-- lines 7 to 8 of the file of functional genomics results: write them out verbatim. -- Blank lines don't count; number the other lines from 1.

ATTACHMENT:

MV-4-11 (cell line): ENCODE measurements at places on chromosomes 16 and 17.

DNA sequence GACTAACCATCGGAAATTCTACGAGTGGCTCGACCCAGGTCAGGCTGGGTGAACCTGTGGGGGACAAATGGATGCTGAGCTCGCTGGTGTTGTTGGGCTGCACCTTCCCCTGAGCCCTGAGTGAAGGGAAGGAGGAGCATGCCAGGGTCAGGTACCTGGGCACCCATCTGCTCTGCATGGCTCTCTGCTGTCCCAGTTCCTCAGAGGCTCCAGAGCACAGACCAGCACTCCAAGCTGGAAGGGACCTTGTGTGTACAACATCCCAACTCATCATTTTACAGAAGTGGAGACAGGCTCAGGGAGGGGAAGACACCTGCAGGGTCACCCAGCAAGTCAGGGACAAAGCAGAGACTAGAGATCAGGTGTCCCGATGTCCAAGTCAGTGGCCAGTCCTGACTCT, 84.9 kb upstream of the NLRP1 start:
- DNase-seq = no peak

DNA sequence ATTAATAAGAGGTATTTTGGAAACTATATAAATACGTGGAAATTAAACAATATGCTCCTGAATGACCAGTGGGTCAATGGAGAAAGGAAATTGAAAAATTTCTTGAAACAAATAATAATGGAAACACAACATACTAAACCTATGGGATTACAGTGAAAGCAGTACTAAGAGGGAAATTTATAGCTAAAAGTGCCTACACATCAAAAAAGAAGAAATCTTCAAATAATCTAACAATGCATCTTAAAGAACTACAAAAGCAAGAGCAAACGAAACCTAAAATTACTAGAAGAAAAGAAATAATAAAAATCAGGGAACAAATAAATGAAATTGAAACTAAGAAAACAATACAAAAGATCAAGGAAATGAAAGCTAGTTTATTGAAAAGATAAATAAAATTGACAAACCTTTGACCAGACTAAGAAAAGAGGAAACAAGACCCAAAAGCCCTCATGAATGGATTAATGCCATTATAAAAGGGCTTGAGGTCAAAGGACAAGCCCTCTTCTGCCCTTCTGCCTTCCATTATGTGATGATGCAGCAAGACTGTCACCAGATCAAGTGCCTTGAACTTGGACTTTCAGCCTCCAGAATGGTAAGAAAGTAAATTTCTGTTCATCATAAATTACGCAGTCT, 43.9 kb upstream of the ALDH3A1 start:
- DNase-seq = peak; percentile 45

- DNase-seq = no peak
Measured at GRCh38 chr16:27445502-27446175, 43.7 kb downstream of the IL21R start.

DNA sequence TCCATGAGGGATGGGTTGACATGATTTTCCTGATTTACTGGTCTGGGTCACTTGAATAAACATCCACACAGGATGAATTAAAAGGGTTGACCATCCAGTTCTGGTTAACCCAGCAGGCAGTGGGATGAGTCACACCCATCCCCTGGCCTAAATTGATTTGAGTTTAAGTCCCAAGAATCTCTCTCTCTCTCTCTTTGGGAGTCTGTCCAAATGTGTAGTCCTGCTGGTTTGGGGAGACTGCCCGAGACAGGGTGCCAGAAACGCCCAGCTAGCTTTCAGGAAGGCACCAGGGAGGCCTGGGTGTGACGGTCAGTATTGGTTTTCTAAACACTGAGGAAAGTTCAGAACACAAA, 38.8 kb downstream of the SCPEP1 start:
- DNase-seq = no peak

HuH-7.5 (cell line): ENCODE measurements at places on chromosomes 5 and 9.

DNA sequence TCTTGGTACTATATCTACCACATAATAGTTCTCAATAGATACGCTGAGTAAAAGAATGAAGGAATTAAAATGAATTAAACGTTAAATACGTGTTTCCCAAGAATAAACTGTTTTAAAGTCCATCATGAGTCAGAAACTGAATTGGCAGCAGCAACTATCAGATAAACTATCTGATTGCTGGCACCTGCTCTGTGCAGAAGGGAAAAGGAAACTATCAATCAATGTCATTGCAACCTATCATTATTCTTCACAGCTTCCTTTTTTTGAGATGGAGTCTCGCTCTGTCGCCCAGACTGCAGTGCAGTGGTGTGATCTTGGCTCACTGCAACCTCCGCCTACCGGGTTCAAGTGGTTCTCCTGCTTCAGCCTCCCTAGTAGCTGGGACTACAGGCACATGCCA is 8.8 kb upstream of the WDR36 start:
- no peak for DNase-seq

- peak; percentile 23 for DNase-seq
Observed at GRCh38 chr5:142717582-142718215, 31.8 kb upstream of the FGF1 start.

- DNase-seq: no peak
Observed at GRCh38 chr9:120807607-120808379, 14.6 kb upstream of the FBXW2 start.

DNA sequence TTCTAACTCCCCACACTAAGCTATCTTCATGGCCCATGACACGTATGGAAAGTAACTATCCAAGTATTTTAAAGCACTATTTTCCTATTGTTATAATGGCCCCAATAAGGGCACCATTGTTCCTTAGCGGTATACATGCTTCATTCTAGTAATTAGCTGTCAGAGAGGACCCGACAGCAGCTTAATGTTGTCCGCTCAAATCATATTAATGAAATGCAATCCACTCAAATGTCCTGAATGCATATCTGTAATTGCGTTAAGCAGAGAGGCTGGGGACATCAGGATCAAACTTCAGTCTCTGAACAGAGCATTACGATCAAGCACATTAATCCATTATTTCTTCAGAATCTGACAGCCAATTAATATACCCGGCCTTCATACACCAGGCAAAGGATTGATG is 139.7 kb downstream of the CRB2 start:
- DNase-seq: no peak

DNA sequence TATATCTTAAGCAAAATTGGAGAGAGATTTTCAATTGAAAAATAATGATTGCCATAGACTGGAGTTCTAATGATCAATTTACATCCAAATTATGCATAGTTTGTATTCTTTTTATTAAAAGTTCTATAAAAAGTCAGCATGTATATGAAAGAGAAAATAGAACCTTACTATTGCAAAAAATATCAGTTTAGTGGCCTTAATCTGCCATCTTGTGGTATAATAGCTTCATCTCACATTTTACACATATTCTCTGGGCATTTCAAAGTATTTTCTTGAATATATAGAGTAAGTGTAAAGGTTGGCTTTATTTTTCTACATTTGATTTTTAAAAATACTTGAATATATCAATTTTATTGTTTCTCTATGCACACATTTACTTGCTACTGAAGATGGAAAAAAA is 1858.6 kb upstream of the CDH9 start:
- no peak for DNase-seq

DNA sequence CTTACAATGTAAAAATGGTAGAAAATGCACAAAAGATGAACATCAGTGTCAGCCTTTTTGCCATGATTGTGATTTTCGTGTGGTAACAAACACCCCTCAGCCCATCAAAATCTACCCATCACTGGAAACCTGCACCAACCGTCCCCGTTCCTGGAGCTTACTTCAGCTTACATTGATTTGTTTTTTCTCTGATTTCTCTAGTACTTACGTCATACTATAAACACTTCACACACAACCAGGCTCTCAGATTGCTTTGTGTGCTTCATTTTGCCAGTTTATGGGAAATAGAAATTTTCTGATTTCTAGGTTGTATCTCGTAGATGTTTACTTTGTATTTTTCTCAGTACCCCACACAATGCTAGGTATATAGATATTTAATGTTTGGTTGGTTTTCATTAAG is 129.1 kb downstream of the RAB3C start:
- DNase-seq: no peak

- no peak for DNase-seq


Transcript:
Measured at GRCh38 chr16:27445502-27446175, 43.7 kb downstream of the IL21R start.

DNA sequence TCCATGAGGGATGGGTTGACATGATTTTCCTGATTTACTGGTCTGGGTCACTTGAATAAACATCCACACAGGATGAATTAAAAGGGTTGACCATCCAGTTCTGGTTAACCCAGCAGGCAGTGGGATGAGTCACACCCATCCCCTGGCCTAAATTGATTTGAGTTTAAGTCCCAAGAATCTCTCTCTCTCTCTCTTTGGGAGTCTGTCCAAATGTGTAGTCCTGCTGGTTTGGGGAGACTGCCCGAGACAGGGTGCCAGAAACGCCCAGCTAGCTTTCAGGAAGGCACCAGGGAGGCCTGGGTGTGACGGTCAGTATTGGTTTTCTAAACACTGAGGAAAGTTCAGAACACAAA, 38.8 kb downstream of the SCPEP1 start: